Another problem: Much of nitrogen fertilizer that is used worldwide is applied inefficiently. As a result, about 60 percent of the nitrogen contained in applied fertilizer is never incorporated into plants and so is free to wash out of root zones, and then pollute rivers, lakes, aquifers and coastal areas through eutrophication. (Eutrophication is a process caused by excess nutrients that depletes oxygen in water bodies and ultimately leads to the death of animal life.)

In addition, some reactions involving nitrogen release nitrogen oxide into the atmosphere. Nitrogen oxide is a greenhouse gas that has 300 times (per molecule) the warming potential of carbon dioxide. In addition, nitrogen oxide destroys stratospheric ozone, which protects the earth from harmful ultraviolet (UV-B) radiation.

Methods to Reduce Nitrogen Overloading
"Natural feedbacks driven by microorganisms will likely produce a new steady-state over time scales of many decades," says Falkowski.

"Through this steady state, excess nitrogen added from human sources will be removed at rates equivalent to rates of addition, without accumulating."

But meanwhile, the Earth's population is approaching 7 billion people, and so ongoing pressures for food production are continuing to increase. "There is no way to feed people without fixing huge amounts of nitrogen from the atmosphere, and that nitrogen is presently applied to crop plants very ineffectively." says Falkowski.

So unless promising interventions are taken, the damage done by humans to the Earth's nitrogen cycle will persist for decades or centuries. These promising interventions, which would be designed to reduce the need to use fertilizers that add nitrogen to ecological systems, could include:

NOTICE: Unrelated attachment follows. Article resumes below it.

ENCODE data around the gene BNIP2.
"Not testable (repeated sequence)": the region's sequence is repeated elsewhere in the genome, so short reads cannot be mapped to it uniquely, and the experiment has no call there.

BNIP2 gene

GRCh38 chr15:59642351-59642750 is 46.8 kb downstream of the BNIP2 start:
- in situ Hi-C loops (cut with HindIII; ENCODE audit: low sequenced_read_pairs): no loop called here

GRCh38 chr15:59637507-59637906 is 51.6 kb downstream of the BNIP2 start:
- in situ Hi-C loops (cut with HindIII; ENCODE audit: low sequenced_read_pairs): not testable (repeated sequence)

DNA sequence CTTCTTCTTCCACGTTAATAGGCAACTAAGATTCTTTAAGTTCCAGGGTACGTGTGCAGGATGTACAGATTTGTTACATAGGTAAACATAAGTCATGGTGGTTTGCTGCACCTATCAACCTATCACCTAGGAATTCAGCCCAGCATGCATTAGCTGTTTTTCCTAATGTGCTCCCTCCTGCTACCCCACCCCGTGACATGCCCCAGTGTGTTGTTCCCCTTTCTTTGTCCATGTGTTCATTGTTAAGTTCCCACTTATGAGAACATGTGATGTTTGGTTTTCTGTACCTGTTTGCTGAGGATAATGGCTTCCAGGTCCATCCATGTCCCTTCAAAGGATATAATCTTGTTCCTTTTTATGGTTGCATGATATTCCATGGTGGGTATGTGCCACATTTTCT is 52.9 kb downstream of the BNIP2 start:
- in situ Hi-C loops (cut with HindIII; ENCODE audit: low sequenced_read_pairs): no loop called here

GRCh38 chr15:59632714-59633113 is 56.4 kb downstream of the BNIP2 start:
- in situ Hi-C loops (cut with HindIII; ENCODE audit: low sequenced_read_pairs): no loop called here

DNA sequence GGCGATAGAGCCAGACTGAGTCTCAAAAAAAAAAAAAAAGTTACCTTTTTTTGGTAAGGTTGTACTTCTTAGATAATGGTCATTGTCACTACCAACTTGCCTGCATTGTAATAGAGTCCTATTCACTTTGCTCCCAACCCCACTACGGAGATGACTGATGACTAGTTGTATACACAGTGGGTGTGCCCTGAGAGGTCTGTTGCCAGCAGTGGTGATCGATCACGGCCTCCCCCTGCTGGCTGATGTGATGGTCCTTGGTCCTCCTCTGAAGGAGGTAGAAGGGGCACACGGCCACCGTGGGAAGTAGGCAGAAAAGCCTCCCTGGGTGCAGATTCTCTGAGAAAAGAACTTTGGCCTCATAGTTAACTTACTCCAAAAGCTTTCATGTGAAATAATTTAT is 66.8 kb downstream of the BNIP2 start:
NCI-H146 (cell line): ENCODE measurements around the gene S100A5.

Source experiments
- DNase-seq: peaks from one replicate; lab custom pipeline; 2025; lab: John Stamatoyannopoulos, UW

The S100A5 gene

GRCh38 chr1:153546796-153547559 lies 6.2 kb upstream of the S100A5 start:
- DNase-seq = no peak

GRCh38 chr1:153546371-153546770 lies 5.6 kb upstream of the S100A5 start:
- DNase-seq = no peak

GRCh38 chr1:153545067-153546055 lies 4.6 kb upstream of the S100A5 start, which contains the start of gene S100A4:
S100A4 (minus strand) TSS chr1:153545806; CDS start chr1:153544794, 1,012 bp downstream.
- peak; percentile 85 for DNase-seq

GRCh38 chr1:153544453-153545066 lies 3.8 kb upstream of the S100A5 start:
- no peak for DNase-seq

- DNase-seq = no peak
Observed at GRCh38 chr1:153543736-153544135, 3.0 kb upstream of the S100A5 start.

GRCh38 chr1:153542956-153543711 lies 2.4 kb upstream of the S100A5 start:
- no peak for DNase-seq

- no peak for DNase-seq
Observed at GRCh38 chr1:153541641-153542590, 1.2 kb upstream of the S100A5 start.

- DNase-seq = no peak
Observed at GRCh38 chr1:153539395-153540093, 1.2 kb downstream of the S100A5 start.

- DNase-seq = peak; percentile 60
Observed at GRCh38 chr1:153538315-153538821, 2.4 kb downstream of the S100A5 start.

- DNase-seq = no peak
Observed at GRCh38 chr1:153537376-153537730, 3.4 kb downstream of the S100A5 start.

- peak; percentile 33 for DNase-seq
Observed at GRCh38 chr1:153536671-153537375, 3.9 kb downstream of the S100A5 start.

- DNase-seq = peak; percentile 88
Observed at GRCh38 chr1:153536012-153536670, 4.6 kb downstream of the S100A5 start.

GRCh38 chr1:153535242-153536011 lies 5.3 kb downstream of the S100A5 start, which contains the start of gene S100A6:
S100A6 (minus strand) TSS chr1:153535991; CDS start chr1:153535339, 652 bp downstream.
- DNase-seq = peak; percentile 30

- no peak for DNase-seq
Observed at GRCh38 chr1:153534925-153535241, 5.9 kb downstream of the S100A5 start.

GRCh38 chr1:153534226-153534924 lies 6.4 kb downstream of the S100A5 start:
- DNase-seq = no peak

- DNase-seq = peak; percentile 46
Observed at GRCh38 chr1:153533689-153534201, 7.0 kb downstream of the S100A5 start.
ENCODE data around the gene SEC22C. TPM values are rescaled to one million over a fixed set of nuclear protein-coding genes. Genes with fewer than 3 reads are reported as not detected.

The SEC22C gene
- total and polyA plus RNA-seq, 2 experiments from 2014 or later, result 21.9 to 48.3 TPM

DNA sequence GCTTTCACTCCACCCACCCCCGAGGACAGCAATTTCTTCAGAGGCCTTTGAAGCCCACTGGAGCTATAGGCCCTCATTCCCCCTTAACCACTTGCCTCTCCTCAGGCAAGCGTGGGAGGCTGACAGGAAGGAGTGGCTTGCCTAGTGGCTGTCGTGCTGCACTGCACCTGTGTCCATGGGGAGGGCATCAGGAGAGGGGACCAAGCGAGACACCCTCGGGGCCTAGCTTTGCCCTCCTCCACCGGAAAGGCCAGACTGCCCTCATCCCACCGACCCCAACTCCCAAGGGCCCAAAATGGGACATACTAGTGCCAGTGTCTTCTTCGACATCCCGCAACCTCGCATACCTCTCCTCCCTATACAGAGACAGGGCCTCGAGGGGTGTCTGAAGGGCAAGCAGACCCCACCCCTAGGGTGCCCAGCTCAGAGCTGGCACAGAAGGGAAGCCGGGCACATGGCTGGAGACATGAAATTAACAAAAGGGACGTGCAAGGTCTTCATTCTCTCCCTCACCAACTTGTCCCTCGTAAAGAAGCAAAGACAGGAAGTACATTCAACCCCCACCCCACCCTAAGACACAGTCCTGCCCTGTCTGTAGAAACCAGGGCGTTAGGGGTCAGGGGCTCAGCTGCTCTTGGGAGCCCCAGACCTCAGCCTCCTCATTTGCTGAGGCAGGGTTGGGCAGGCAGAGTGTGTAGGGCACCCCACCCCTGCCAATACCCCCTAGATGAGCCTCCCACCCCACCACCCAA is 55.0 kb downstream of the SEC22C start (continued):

+ Using systematic crop rotations that would supply nitrogen that would otherwise be provided by fertilizers;

+ Optimizing the timing and amounts of fertilizer applications, adopting selected breeding techniques or developing genetically engineered varieties of plants that would increase the efficiency of nitrogen use;

+ Using traditional breeding techniques to boost the ability of economically important varieties of wheat, barley and rye to interact favorably with the microbial communities associated with plant root systems and do so in ways that enhance the efficiency of nitrogen use.

"While the processes of eutrophication have been recognized for many years, only recently have scientists been able to begin placing the anthropogenic processes in the context of an understanding of the broader biogeochemical cycles of the planet," says Robert Burnap, an NSF program director.

"This is an important article because it concisely develops this understanding and also provides reasonable predictions regarding the economic and policy dimensions of the problem."




Share This Article With Planet Earth
del.icio.usdel.icio.us DiggDigg RedditReddit
YahooMyWebYahooMyWeb GoogleGoogle FacebookFacebook



Related Links
Rutgers University
Farming Today - Suppliers and Technology



Tempur-Pedic Mattress Comparison

Newsletters :: SpaceDaily Express :: SpaceWar Express :: TerraDaily Express :: Energy Daily